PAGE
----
Never give up! The story of the Englishman who died and deceived Hitler

Never give up! The story of the Englishman who died and deceived Hitler

Categories: History

In April 1943, off the coast of the Spanish town of Huelva, fishermen picked up a drowned man in the uniform of a British Marine officer. This body alone saved tens of thousands of lives of Red Army soldiers and Western Allies.

Never give up! The story of the Englishman who died and deceived Hitler

In the pockets of the uniform, they found a major's ID in the name of William Martin, letters from his father and fiancee, a photo of the girl, two tickets to the London theater, a notice from the bank about the excess of the loan for 79 pounds, a wallet, a pack of cigarettes, keys and a receipt from a jewelry store for the purchase of an engagement ring.

Never give up! The story of the Englishman who died and deceived Hitler

Major Martin's official identification card

The Spaniards suggested that the officer drowned after the splashdown of the plane flying to the British colony of Gibraltar.

A briefcase was chained to the body.

Great Britain received information about the discovery from its consul and demanded to hand over the case without opening it. The briefcase was sent to London by diplomatic mail, but before that all the documents from it were copied by German agents. Spain formally remained neutral in World War II, but the authorities sympathized with Hitler, and Spanish volunteers fought against the Soviet Union.

Never give up! The story of the Englishman who died and deceived Hitler

The landing of British troops in Sicily, July 1943

Among the documents in the briefcase was a letter from the Deputy Chief of the General Staff of the British Empire. Archibald Nye wrote to the commander of the Anglo-American army in North Africa about the intention of the Western Allies to invade Europe through Greece. In another letter to the commander of the fleet in In the Mediterranean, Admiral Mountbatten hinted at the preparation of an amphibious operation and clumsily joked about sardines.

From the battle order:

Previously, Hitler was sure that the enemy was planning to land on the Italian island of Sicily. The information from the documents found on Major Martin's person convinced him. Seven infantry and three panzer divisions were rushed to Greece. The German contingent in Sardinia was increased to 10 thousand people.

In July 1943, when the Anglo-American forces began to capture Sicily, the Germans considered it a diversionary attack and transferred 21 combat aircraft from there to strengthen the defense of Sardinia. When the Reich General Staff realized the truth, nothing could be changed. The weakened German contingent of 65 thousand soldiers could not resist the 400-thousand landing of the Western coalition.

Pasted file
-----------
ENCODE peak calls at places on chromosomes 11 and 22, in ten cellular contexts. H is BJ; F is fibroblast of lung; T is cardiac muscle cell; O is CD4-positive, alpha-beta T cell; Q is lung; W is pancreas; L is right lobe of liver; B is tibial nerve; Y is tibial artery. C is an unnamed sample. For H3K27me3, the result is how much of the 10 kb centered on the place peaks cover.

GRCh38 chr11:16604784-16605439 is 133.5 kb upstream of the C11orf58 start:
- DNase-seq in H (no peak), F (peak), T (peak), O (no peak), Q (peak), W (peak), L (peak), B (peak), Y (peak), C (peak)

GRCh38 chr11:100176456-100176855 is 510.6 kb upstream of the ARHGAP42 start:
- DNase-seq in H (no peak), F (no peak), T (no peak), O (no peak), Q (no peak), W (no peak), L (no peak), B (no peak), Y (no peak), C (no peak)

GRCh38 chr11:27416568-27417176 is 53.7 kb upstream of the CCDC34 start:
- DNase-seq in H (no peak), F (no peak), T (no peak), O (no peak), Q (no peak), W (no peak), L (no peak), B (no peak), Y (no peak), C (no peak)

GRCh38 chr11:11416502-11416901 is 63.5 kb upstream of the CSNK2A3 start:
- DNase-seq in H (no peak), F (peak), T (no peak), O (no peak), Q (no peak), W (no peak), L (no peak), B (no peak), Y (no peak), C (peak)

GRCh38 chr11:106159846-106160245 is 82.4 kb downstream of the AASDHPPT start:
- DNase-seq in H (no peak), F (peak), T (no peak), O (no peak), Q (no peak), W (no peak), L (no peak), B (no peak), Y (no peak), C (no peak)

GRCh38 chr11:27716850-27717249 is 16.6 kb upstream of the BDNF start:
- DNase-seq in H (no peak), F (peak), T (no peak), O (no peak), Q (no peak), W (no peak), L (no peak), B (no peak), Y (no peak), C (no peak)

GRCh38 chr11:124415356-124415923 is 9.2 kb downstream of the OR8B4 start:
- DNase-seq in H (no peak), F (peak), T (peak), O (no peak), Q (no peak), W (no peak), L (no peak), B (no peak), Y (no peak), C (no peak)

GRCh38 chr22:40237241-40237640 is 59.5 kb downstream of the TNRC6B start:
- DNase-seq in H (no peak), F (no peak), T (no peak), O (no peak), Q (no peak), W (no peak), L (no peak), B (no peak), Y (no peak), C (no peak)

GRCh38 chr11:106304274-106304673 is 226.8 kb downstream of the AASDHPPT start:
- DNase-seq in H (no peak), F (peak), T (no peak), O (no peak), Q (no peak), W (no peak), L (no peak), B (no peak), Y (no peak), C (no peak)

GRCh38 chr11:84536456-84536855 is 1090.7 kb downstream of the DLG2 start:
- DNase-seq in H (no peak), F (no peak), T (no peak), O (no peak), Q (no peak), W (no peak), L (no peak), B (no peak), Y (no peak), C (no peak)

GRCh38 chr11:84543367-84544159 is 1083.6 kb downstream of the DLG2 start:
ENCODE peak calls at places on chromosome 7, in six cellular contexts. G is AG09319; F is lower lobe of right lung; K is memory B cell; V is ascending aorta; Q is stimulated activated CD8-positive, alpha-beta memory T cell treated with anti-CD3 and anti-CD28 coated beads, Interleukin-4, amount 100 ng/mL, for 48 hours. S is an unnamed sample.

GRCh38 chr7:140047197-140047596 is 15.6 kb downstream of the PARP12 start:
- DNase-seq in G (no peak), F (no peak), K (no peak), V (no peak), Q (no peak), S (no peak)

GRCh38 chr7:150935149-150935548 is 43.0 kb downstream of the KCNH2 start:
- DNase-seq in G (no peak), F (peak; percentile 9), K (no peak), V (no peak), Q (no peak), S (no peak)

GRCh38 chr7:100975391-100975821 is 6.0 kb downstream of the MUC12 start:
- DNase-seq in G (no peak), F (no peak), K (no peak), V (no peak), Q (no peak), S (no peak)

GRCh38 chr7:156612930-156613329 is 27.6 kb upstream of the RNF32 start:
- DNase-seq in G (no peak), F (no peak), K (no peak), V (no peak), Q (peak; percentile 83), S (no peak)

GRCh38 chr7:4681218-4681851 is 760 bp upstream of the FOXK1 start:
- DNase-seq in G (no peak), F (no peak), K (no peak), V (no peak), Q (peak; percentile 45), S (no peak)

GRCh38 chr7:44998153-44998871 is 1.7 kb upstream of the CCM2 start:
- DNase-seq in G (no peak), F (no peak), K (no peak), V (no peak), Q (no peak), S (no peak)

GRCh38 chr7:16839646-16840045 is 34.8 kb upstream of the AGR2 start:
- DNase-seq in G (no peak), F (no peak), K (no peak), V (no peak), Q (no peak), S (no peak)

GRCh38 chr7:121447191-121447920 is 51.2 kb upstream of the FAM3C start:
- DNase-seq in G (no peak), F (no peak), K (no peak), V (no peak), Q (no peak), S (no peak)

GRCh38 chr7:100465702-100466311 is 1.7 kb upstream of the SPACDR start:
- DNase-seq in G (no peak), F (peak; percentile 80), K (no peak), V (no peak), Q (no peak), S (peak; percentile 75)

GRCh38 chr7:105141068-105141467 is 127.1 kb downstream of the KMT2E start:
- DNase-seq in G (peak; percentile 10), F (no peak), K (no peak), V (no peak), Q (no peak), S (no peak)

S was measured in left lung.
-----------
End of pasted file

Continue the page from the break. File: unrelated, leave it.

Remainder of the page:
Never give up! The story of the Englishman who died and deceived Hitler

The body of Michael Glyndwr in the image of William Martin before being sent to the coast of Spain.

From the battle order:

The operation of British intelligence was called "Mincemeat", that is,"Minced meat". Major William Martin was not in the Royal Navy. His role was played by the body of 30-year-old homeless alcoholic Michael Glyndwr. Having found a suitable deceased without external injuries and relatives, MI6 kept him in the refrigerator for three months before the operation began.

The major was given a first and last name, common among Marine Corps personnel. Before the start of the operation, William Martin was mentioned in the list of recent losses by The Times. The worn uniform, checks, bills, letters from relatives added to the image of human features.

Never give up! The story of the Englishman who died and deceived HitlerA photo of the bride from Major Martin's wallet. In fact, it is an employee of the British counterintelligence MI5

The most difficult thing was to put shoes on the frozen body and take a photo of his face on the ID card. As a result, an intelligence officer who looked like Glyndwr posed for the picture, and the legs of the corpse were warmed by electric current.

The chief hydrographer of the British Navy calculated the currents, tides, weather conditions and determined the location for the body to be thrown out. It should have been washed up on the coast of Huelva, because there was a particularly active German agent. In the specified area, "Major Martin" was delivered by a submarine. Before diving into the sea, it was stored in a barrel with dry ice.

Never give up! The story of the Englishman who died and deceived Hitler

The authors of Operation Minced Meat. From left, Naval Intelligence officers Ewen Montagu and Charles Chumley (photo: historybuff.com). Right-Rear Admiral John Henry Godfrey (photo: Imperial War Museum)

In 1939, Rear Admiral John Henry Godfrey put forward the idea of disinformation of the enemy using false documents on the body of a drowned man. There is a version that it was invented by Godfrey's assistant, Lieutenant Commander Ian Fleming, the future author of the James Bond novels

British historians confidently call "Minced Meat" the most successful disinformation operation during the Second World War.

Keywords: World War II | Germany | Nazi Germany | Nazis | Special services

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